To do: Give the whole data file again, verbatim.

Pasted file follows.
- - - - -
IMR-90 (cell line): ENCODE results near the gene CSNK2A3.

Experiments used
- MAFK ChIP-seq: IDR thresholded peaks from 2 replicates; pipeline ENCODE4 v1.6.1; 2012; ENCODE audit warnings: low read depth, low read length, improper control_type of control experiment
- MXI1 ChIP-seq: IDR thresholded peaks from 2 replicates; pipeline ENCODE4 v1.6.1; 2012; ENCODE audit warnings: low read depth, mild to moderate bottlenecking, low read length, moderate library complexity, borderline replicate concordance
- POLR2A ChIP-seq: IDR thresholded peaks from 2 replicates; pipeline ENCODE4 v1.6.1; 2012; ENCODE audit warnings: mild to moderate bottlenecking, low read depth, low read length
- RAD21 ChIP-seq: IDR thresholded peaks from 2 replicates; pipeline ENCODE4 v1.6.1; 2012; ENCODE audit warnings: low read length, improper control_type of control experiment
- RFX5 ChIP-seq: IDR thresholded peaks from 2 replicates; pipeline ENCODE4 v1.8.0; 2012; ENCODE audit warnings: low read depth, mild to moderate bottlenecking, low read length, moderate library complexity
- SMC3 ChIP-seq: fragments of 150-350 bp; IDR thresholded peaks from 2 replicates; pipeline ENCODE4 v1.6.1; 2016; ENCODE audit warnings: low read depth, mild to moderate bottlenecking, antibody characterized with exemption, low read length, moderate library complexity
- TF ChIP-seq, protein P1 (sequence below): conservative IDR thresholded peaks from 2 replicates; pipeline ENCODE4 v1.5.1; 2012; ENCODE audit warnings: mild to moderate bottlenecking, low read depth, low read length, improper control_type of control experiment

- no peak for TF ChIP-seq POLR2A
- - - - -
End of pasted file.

IMR-90 (cell line): ENCODE results near the gene CSNK2A3.

Experiments used
- MAFK ChIP-seq: IDR thresholded peaks from 2 replicates; pipeline ENCODE4 v1.6.1; 2012; ENCODE audit warnings: low read depth, low read length, improper control_type of control experiment
- MXI1 ChIP-seq: IDR thresholded peaks from 2 replicates; pipeline ENCODE4 v1.6.1; 2012; ENCODE audit warnings: low read depth, mild to moderate bottlenecking, low read length, moderate library complexity, borderline replicate concordance
- POLR2A ChIP-seq: IDR thresholded peaks from 2 replicates; pipeline ENCODE4 v1.6.1; 2012; ENCODE audit warnings: mild to moderate bottlenecking, low read depth, low read length
- RAD21 ChIP-seq: IDR thresholded peaks from 2 replicates; pipeline ENCODE4 v1.6.1; 2012; ENCODE audit warnings: low read length, improper control_type of control experiment
- RFX5 ChIP-seq: IDR thresholded peaks from 2 replicates; pipeline ENCODE4 v1.8.0; 2012; ENCODE audit warnings: low read depth, mild to moderate bottlenecking, low read length, moderate library complexity
- SMC3 ChIP-seq: fragments of 150-350 bp; IDR thresholded peaks from 2 replicates; pipeline ENCODE4 v1.6.1; 2016; ENCODE audit warnings: low read depth, mild to moderate bottlenecking, antibody characterized with exemption, low read length, moderate library complexity
- TF ChIP-seq, protein P1 (sequence below): conservative IDR thresholded peaks from 2 replicates; pipeline ENCODE4 v1.5.1; 2012; ENCODE audit warnings: mild to moderate bottlenecking, low read depth, low read length, improper control_type of control experiment

- no peak for TF ChIP-seq POLR2A